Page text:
Tuesday, May 17, 2016
Live Review :: Richard Ashcroft :: Roundhouse, London - May 16 2016
May 16 2016
Words/Photos: Kenny Davies
It's been about six years since Richard Ashcroft last graced a stage in London, but tonight he's back - and back on top form.
Huge cheers go up as he walks onto the stage, gas mask slung around his neck, and from the body language - arms outspread, followed by chest pumps with his fist - the signs are it's going to be a night to remember. First off is a nice easy opener, 'Out Of My Body', which has the crowd singing already and warms them up nicely for the rest of the 15- song set ahead.
'This Is How It Feels' is a new song from the forthcoming album 'These People', and live it already has the feel of a classic Ashcroft track: big on melodies and a hook/chorus that reels people in and makes them throw their arms in the air and sing along. He may have a new album on the way, but it's the songs people grew up with and know and love as dearly as a favourite pair of shoes, that they really want to hear. The next two songs, therefore, don't disappoint at all.
'Science Of Silence' and old Verve favourite 'Sonnet' are welcomed with huge appreciative cheers, with the former including an extended outro jam as Ashcroft prowls the stage shouting and pumping his chest like a call to arms. 'Sonnet' does what it does best: mass sing alongs, arms in the air stone cold classic. There are not many artists who can just strum an acoustic guitar and instantly feel the love from the crowd and have every word sung back to you.
During 'Break The Night With Colour', I think it's the first time I've ever seen sunglasses used as a guitar slide, during the frenzy at end of the song he drops to his knees takes his sunglasses off and uses them as an impromptu slide. Mad Richard is back.
We are then treated to another Ashcroft solo song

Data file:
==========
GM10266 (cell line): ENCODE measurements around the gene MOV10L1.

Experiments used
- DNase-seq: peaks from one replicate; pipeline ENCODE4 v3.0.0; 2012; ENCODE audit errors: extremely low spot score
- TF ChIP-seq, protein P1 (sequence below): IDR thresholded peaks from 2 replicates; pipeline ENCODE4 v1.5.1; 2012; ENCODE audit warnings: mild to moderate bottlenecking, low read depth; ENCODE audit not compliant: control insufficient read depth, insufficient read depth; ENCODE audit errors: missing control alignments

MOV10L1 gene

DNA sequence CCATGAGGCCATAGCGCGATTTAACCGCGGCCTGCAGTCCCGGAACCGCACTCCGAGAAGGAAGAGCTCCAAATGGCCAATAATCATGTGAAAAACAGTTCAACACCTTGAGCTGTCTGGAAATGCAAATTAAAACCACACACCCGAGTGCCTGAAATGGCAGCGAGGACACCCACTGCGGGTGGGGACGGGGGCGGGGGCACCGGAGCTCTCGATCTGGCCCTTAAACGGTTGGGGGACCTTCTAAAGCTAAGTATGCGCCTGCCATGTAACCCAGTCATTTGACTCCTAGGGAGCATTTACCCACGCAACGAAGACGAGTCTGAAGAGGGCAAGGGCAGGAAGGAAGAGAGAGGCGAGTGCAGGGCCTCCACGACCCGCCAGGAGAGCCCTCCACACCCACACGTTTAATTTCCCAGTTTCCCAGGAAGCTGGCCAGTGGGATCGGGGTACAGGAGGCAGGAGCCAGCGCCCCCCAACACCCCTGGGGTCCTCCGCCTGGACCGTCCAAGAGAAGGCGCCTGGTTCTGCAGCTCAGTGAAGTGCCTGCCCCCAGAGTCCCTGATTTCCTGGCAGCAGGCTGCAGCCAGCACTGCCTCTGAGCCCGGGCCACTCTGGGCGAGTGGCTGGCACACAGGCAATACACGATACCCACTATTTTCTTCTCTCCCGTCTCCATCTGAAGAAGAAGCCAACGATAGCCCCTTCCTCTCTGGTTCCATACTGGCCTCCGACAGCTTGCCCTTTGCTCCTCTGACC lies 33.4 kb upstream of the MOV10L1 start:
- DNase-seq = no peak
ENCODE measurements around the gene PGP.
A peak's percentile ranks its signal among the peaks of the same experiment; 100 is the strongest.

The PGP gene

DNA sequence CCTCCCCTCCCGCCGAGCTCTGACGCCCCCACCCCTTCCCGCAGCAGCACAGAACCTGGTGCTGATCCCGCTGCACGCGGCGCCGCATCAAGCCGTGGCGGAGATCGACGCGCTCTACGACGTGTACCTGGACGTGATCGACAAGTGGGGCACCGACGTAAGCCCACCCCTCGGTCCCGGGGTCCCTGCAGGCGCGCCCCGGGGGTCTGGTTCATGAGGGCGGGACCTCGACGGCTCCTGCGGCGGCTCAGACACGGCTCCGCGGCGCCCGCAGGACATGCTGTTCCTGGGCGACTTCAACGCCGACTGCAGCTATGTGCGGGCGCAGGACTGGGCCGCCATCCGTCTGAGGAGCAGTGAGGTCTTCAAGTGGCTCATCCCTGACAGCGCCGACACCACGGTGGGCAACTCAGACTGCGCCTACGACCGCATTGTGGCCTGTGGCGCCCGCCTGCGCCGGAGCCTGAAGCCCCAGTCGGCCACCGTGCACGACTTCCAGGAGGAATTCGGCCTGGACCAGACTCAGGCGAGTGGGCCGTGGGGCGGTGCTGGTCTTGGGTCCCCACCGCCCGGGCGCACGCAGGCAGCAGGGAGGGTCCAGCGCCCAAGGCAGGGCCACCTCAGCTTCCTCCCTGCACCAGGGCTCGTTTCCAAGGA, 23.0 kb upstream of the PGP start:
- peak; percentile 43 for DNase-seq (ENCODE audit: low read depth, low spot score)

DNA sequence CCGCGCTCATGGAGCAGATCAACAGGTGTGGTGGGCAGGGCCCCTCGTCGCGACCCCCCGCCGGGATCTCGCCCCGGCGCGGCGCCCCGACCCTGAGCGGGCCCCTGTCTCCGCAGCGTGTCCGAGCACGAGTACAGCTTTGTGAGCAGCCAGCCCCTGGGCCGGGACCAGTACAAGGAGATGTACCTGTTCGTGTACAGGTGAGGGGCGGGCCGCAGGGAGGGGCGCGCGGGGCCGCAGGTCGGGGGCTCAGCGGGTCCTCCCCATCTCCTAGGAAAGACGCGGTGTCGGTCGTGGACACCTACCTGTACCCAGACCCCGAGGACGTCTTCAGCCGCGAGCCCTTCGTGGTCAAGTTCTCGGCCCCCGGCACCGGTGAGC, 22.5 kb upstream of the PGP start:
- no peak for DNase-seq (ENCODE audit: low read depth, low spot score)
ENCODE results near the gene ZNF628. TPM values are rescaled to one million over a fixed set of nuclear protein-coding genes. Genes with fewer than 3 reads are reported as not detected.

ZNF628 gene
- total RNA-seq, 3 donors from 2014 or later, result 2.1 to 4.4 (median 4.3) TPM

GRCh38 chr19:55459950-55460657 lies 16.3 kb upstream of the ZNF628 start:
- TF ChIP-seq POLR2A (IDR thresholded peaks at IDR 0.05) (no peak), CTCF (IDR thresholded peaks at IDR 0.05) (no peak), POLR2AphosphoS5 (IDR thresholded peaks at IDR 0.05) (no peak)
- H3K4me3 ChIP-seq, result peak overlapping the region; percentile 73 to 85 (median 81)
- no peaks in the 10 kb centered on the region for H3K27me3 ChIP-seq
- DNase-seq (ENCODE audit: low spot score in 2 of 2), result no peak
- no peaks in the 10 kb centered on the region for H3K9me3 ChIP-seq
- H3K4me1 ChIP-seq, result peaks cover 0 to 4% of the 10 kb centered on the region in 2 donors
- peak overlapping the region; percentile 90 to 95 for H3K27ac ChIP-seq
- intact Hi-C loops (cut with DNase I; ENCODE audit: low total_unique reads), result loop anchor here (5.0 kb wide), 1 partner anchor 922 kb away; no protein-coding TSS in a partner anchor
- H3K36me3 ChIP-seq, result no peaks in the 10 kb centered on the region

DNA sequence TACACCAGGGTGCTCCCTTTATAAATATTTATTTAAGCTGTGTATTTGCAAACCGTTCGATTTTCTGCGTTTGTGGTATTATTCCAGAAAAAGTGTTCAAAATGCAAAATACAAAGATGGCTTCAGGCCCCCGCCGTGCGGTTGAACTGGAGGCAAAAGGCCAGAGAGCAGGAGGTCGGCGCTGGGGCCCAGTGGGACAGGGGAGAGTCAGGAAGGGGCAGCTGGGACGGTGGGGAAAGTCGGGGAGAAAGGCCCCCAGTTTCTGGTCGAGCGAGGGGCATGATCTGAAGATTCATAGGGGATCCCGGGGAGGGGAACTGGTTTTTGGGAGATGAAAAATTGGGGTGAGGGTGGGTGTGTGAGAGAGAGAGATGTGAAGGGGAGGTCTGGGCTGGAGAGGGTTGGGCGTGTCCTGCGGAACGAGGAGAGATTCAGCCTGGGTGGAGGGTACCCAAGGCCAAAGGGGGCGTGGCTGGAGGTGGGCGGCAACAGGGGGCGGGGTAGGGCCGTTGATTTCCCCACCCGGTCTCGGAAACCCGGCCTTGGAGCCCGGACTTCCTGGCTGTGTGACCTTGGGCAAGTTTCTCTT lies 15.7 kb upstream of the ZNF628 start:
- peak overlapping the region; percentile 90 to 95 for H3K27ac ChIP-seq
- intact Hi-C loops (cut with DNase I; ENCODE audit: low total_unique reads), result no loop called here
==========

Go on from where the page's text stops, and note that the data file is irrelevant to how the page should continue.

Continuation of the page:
'New York', slow at first but it builds and builds to the screams of "New York, New York" where it thereupon bursts into a full blown jam that harks back to the days of the early Verve catalogue, with a typical Ashcroft stance, low down, bent knees urging the crowd on. New addition to his setlist, but another old favourite, 'Lucky Man' receives the loudest cheers so far; every word here is sung out loud and clear by the crowd, many with their eyes shut just letting the music take them on a journey as if nothing else mattered in the world.
Ashcroft then leaves the stage for a while, and when he returns it is just him and an acoustic guitar for 'The Drugs Don't Work' and 'A Song For The Lovers', both classic Ashcroft singalong tunes that show just how good a songwriter the man is, and how he can still connect with his fans. It wouldn't matter if he was playing to 10,000 people in an arena or 100 in the local pub, his passion and energy feeds into the crowd with the emotional rendition of 'Drugs'. The song isn't played live much, but when it is it feels pretty special, as it does tonight.
He dedicates the next song, an UNKLE cover 'Lonely Soul', to DJ Shadow and James Lavelle, and this brings the tempo right down with its almost trip hop beat and mantra-like chants. As the set draws to a close, the last song of the night can only really be one: 'Bitter Sweet Symphony'. Ashcroft could just play the guitar and have the sold out Roundhouse crowd sing every word back to him but in true Ashcroft fashion he puts every ounce of his soul into the song, singing it like it's the last night on earth. Tonight's crowd have waited along time to hear this again, so with arms aloft, fists clenched pumping the air saviour every moment, sing every word because they're not sure if and when one of our generation's last great rock 'n' roll stars will be back. Hopefully the wait won't be too long.